In ordinary circumstances, Kuala Lumpur would be an unlikely place to find an Israeli historian.
Malaysia and other Muslim-majority countries in Southeast Asia have long been steadfast in their support for the Palestinian cause and generally refuse entry for Israeli passport holders as part of a policy of diplomatic non-recognition of Israel. Ilan Pappé, however, is no ordinary Israeli historian.
The 65-year-old academic has published over 20 books on the history of the Middle East and the Israeli-Palestinian conflict in particular and has been labelled a “traitor” by some in his country for his opposition to Zionism, Israel’s national ideology and the explicitly Jewish character of the Israeli state it denotes.
“It is an ideology which believes that as much of Palestine as possible should be a Jewish state, and in it there should be as few Palestinians as possible, to put it simply,” said Pappé in an interview with Asia Times, relaying a central theme of his “Palestine Is Still The Issue” lecture delivered recently in the Malaysian capital.
During his visit, Pappé met privately with veteran politician Anwar Ibrahim, the man widely presumed to become Malaysia’s next prime minister. Anwar wrote afterwards in an Instagram post that Pappé’s books On Palestine (2005) and The Idea of Israel (2014) had “opened my eyes to the Israeli-Palestinian conflict.”
Like elsewhere in the Muslim world, support for Palestine is articulated by those in the highest positions of government in Malaysia and can often unify otherwise divided political forces. Critics, however, regard such activism as religiosity-infused domestic posturing rather than a broader recognition of human rights.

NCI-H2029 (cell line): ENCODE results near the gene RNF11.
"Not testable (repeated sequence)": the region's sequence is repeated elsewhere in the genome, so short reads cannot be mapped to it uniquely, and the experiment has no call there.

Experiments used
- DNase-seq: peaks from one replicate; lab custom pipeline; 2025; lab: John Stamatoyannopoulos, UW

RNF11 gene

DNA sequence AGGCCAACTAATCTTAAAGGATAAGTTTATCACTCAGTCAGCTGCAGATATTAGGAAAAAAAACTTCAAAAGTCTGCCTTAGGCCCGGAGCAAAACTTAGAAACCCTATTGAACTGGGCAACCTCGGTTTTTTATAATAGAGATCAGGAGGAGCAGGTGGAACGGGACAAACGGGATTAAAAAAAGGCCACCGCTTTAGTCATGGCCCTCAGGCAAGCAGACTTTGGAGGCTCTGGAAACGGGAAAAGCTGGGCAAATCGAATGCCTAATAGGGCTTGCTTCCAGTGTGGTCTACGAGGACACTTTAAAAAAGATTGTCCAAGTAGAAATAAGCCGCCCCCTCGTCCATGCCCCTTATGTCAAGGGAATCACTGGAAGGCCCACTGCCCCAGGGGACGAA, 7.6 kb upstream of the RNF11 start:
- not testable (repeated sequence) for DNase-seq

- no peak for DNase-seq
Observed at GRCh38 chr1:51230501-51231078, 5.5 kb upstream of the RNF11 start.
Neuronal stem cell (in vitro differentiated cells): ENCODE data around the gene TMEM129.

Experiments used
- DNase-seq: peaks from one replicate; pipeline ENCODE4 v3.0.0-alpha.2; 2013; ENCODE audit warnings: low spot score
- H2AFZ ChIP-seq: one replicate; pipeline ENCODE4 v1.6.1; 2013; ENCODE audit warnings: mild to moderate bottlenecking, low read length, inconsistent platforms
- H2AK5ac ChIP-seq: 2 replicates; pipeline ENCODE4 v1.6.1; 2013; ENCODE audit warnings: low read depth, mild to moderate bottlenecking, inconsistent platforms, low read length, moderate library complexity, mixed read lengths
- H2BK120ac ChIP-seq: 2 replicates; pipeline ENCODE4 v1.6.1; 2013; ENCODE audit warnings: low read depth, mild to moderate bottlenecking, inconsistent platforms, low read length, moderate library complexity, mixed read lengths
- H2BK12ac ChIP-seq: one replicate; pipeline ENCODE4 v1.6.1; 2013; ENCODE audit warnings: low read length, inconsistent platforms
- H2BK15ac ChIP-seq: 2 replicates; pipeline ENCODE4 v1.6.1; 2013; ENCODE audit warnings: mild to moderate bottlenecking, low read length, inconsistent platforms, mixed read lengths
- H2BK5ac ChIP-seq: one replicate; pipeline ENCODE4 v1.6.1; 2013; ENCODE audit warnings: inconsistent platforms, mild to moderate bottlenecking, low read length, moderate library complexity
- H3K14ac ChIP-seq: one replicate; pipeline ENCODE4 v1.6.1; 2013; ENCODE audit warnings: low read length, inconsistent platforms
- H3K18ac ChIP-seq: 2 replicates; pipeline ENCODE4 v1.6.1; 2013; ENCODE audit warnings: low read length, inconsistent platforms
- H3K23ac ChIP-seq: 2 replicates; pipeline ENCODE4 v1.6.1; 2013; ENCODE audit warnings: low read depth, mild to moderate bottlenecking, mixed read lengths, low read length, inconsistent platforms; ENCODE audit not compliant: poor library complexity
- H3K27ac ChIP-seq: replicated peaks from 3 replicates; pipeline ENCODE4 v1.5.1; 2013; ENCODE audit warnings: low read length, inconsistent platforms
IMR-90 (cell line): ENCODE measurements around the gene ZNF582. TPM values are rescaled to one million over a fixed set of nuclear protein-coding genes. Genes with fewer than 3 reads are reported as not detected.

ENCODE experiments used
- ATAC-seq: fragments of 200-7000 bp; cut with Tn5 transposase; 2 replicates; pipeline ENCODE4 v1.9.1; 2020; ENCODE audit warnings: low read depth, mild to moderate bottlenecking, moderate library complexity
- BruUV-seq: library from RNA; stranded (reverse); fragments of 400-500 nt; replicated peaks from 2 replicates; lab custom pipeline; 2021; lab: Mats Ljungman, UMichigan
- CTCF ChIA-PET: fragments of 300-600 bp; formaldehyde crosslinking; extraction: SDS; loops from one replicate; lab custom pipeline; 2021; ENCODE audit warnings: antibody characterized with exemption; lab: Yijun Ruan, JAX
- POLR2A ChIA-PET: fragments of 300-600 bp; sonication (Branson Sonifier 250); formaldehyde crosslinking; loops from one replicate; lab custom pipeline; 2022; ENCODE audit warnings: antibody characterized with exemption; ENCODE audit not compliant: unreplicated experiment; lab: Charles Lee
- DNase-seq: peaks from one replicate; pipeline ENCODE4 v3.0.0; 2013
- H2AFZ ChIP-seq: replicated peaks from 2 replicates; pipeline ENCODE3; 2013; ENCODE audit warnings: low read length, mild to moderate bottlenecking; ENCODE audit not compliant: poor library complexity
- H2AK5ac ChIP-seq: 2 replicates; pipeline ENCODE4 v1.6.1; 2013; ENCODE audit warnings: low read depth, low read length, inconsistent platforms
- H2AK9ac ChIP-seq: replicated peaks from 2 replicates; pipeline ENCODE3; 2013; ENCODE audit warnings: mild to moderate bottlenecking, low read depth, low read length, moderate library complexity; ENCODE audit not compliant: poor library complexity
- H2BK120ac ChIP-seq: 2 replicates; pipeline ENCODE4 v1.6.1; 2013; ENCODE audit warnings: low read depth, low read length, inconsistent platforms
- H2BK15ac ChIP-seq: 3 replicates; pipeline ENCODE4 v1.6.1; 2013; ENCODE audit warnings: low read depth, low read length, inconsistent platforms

Even so, Pappé acknowledges Malaysia as being particularly proactive in its recognition of Palestinian statehood and even sees glimmers of a solution in the Southeast Asian nation’s multi-ethnic, multi-religious social compact. That is despite persistent allegations that Prime Minister Mahathir Mohamad holds anti-Semitic views.
At a summit of Islamic leaders and state representatives held in Kuala Lumpur last month, the 94-year-old premier accused the world of closing “both eyes, and their mouths and their ears” to Israeli aggression against Palestinians and called for Tel Aviv to face justice in an international tribunal.
Analysts regarded the summit – attended by the leaders of Turkey, Iran and Qatar – as underscoring divisions within the Muslim world following criticism of the gathering by Saudi Arabia, the traditional gatekeeper of the Organization of Islamic Cooperation (OIC), which some regard as having quietly cozied up to Tel Aviv in recent years.
Pappé left Israel in 2007 after losing his teaching position at the University of Haifa and has received death threats over his political activism and revisionist historical account of Israel’s creation in 1948. He says his advocacy for the human and civil rights of Palestinians was shaped by the trauma of the Holocaust.
“My parents escaped from Germany in the 1930s before the rise of the Nazis to power, but most of their immediate family were killed. It’s an important factor that shapes my moral position,” said Pappé, who is now a professor at the University of Exeter in the United Kingdom and director of the European Centre for Palestine Studies.
The nature of the Israeli state under Prime Minister Benjamin Netanyahu, he maintains, is one that consciously enforces “an apartheid model”, describing the global divide over Palestine as pitting solidarity-committed activists and civil society groups against political elites aligned with Tel Aviv for strategic, commercial and ideological reasons.
Israel has worked to establish closer military and security ties with Southeast Asia in recent years, becoming a key arms supplier to the Philippines, Myanmar and others. But for the region’s Muslim-majority countries, Israel’s adherence to the two-state solution set out in the 1993 Oslo Accords remains a general pre-condition for diplomatic engagement.
Political currents in Israel, however, are flowing in the opposite direction.
In July, Israel adopted a divisive law declaring the country a Jewish state in which Jews enjoy “an exclusive right to national self-determination”, stoking the ire of Arab lawmakers in the Knesset or parliament who regard the legislation as institutionalizing discrimination toward Israel’s Arab citizens, who make up around 20% of the nation’s nine million population.